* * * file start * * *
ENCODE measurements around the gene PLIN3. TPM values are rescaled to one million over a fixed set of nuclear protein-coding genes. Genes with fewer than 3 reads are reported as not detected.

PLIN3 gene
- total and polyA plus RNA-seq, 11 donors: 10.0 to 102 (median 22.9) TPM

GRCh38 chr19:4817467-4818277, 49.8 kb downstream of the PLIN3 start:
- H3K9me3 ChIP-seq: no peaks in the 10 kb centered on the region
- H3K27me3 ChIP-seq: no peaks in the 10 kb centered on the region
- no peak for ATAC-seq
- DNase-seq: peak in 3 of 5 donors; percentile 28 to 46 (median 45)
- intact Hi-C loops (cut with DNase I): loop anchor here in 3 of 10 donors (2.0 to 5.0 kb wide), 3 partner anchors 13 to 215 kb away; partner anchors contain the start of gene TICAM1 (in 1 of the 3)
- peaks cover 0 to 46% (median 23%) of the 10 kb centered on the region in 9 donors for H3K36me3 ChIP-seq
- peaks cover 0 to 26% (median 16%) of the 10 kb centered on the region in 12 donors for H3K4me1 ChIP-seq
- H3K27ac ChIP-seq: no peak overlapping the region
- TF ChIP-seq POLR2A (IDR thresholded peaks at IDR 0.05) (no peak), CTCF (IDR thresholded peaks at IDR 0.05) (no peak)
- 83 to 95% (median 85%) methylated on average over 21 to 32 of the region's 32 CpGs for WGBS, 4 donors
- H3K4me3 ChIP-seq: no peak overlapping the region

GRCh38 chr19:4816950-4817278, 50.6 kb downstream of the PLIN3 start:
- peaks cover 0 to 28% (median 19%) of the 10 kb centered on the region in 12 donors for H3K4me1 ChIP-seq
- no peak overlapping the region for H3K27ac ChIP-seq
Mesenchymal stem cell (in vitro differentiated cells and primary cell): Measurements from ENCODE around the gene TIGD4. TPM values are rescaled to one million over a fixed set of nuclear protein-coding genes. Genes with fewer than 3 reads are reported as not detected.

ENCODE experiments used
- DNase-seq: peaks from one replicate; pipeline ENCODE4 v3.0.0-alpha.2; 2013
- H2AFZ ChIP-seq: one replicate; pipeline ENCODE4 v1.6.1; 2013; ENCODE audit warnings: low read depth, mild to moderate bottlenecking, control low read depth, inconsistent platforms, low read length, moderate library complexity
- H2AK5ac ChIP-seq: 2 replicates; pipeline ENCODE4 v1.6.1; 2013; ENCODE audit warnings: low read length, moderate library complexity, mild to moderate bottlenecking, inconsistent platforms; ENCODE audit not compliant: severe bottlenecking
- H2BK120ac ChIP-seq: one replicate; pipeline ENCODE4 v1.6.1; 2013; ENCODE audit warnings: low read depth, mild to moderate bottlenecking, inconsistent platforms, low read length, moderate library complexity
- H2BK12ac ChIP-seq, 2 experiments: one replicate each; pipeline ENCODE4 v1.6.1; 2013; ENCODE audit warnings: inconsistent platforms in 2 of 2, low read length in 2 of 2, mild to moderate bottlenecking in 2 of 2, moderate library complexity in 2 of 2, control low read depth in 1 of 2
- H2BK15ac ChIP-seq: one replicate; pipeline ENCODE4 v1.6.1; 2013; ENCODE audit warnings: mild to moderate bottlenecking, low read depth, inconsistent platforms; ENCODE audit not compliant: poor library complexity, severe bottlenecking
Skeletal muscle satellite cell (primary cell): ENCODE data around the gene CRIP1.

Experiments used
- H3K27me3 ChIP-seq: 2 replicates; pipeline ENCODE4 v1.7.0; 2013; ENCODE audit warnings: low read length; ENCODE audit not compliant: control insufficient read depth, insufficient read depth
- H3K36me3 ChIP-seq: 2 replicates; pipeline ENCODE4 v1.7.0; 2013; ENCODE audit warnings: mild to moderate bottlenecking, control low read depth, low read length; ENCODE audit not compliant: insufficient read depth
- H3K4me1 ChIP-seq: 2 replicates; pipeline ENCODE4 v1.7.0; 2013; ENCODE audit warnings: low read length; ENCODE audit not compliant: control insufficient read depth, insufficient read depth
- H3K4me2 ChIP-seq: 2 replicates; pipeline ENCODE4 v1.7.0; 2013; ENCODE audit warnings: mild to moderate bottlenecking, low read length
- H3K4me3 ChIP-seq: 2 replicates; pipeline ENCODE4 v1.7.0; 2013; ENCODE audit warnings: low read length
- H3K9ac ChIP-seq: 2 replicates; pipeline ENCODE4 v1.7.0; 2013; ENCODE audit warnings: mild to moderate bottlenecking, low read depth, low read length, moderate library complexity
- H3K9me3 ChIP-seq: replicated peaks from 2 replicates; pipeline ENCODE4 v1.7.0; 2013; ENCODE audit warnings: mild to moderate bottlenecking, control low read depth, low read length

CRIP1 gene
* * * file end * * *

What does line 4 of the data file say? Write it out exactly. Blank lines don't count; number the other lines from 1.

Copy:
GRCh38 chr19:4817467-4818277, 49.8 kb downstream of the PLIN3 start: